Codex workflow popularity reflected in 2015 Awards season nominations -

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Codex digital recording and workflow products harnessed by 14 motion pictures in this year’s Oscar, Golden Globe, BAFTA and ASC Awards nominations

Last Updated: February 4, 2015 9:47 pm GMT
(London, UK--February 4, 2015) Codex , the industry leader in high-end digital recording and workflow equipment for motion picture and TV production, today announced a dramatic increase in the number of motion pictures, nominated at the 2015 Oscar, Golden Globe, BAFTA and American Society of Cinematographers (ASC) awards, that used Codex products in their production and post production pipelines.



This year Codex systems were harnessed by 14 motion pictures, featuring in the nominations for Best Picture, plus the key craft categories involved with image creation and finishing, namely Cinematography, VFX and Editing, compared to nine movies last year.



The nominated movies range in budget from $1m art-house independents to $200m-plus VFX-laden Hollywood blockbusters. Four of the five Oscar cinematography nominees all employed Codex systems – Emmanuel ‘Chivo’ Lubezki AMC ASC for Birdman or (The Unexpected Virtue Of Ignorance), Ryszard Lenczewski and Lukasz Zal for Ida, Dick Pope BSC for Mr Turner, and Roger Deakins CBE BSC ASC for Unbroken. The other nominee, Robert D Yeoman, opted for celluloid on The Grand Budapest Hotel.

Codex was the main digital recording and workflow technology on all 14 productions. These variously utilised Codex On-Board, in-camera and Vault products to capture, clone/back-up, QC, transcode, deliver dailies, apply non-destructive LUTs, and archive ARRIRAW from the broad range of ARRI ALEXA cameras. Codex enabled the production and post-production teams to reap the benefits of working with the full latitude of the original ARRIRAW footage. Additionally, by making available the full quality of the digital negative, Codex proved invaluable in the workflows of this year’s major VFX-nominated movies – Captain America: The Winter Soldier, Dawn Of The Planet Of The Apes, Guardians Of The Galaxy and X-Men: Days Of Future Past.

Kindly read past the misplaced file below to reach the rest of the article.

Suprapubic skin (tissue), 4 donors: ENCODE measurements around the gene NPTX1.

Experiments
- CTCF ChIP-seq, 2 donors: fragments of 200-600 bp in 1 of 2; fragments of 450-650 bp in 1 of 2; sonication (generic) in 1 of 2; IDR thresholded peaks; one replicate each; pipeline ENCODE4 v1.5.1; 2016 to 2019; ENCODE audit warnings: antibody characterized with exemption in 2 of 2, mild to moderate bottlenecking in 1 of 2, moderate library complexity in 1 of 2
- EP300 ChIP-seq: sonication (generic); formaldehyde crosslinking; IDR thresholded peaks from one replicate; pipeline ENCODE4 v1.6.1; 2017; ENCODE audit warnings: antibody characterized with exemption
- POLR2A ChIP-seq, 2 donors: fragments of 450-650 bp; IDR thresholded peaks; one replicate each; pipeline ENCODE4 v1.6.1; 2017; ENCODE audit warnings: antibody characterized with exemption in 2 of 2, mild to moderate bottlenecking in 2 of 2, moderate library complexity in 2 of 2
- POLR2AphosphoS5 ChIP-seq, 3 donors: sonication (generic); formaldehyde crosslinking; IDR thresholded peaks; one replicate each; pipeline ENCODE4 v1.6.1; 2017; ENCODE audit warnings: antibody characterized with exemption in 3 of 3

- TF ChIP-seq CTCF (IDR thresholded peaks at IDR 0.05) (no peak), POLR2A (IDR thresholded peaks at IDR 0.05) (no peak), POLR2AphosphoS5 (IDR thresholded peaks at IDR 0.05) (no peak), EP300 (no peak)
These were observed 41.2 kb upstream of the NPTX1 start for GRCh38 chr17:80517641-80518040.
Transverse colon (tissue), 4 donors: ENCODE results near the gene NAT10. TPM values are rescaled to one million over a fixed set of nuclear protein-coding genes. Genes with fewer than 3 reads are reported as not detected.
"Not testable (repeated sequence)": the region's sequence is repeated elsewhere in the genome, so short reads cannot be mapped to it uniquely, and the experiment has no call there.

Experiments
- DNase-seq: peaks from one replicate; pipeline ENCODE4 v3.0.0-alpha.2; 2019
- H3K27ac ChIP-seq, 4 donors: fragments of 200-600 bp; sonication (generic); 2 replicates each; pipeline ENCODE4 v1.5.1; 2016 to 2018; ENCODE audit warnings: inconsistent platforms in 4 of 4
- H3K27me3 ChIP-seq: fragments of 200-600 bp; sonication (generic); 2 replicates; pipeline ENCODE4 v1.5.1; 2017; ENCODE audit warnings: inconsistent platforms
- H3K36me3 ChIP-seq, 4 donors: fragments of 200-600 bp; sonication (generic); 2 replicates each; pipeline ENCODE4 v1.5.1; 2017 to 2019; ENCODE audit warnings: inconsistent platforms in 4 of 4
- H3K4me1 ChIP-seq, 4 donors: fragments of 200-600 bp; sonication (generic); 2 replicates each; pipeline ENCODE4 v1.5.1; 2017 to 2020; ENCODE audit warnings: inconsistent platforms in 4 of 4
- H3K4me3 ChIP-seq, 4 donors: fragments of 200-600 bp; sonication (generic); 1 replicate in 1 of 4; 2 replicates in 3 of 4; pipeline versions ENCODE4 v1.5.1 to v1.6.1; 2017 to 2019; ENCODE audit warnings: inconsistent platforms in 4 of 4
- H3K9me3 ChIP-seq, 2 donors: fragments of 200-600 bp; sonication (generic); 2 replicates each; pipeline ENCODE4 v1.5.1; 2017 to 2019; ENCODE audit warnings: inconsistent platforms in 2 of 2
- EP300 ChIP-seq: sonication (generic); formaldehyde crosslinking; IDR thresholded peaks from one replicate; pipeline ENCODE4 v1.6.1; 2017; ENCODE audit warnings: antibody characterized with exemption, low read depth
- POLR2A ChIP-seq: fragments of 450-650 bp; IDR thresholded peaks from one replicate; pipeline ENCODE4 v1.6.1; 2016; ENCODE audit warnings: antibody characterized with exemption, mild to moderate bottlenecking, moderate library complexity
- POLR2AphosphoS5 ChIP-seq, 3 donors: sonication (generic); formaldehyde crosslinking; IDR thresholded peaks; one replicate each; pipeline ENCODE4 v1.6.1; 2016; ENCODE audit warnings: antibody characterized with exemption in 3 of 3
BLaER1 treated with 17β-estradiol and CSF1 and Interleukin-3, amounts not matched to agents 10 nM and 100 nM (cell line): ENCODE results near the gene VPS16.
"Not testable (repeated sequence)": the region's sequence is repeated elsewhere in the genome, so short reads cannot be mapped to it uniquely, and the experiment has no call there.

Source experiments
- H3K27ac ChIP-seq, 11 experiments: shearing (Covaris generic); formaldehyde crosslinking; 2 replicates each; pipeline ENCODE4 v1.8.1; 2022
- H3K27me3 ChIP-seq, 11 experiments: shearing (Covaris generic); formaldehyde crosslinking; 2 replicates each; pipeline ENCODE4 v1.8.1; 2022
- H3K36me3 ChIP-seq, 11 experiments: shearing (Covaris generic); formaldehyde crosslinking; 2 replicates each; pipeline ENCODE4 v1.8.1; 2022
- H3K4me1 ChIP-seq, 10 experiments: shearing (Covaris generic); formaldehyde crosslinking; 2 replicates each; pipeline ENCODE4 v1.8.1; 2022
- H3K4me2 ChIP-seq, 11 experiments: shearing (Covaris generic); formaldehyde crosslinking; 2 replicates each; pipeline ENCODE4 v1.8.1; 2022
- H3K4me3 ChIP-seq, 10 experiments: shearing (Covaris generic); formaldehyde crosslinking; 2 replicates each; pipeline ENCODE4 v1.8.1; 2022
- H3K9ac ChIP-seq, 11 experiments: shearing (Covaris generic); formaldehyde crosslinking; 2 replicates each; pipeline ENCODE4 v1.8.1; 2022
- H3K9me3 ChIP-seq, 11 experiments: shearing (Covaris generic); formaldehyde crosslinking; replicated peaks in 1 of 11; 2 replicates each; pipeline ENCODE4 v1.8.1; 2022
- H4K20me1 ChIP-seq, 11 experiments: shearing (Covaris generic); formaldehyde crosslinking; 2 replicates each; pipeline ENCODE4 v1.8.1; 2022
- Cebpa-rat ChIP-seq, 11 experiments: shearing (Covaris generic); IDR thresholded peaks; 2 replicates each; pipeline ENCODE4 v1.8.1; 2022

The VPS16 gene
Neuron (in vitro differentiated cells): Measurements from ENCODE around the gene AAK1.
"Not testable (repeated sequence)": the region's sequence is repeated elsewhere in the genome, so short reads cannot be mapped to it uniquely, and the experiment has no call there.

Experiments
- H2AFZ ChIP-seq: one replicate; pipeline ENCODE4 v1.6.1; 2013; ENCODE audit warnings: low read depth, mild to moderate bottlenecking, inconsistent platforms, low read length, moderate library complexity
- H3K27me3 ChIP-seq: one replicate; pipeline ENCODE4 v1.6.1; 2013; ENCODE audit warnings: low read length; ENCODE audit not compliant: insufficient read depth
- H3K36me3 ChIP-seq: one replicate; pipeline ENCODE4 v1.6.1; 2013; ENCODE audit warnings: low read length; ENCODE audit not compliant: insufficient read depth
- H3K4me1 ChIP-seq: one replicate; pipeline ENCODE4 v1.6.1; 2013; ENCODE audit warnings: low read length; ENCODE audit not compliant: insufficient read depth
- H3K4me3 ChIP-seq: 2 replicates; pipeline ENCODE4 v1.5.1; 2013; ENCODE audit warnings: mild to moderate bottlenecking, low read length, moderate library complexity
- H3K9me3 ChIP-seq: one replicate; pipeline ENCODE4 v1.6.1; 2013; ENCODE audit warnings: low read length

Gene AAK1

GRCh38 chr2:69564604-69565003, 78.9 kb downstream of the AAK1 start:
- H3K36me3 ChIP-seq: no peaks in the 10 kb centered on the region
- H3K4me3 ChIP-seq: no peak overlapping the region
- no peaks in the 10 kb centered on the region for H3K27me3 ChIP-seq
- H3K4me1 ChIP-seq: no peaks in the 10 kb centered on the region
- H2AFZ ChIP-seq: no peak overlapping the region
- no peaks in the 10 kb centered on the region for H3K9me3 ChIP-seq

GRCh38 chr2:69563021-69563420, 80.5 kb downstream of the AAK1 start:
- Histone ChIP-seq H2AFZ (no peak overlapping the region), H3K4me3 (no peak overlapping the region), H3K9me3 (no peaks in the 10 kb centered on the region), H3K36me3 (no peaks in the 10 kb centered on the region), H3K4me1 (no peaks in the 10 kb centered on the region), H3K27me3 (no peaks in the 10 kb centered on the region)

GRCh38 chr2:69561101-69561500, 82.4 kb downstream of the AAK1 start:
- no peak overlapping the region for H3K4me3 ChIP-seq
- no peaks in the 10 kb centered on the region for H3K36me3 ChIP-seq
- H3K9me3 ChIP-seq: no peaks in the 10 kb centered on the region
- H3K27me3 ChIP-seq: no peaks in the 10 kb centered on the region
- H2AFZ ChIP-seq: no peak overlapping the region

Gregor Tavenner, 1st assistant camera on Birdman or (The Unexpected Virtue Of Ignorance) said, ”The Codex recorders and Vault made for a very efficient, very low-maintenance system. We delivered the footage to editorial and to the lab using standard hard drives with no interoperability concerns. We used the most versatile, high-quality lightweight cameras [ALEXA M & ALEXA XT] that you can get today, even lighter than we could have been with film, and that allowed us to make the movie with all the finesse that Chivo and director Alejandro Iñárritu imagined.”

For artist bio-picture Mr. Turner, the filmmakers chose the combination of ARRI ALEXA XT shooting ARRIRAW, along with dual Codex Vaults. Speaking about the Codex workflow, cinematographer Dick Pope BSC said, “ARRIRAW gives you a wonderful pixel canvas and wide latitude. Codex is a wonderful tool, with which everything is now done on site. We literally have the lab with us, and the entire film production is controlled live.”



Dawn Of The Planet Of The Apes cinematographer Michael Seresin BSC, used multiple Codex Onboard Recorders to shoot the production in native 3D. He commented, “I like the Codex system, as it works closely with ARRI and it’s all well-integrated.” Lukasz Zal, cinematographer on the $1m Polish independent production Ida, said, “During production on Ida, the great thing about Codex was that it was invisible – it just worked in the background without any problems.”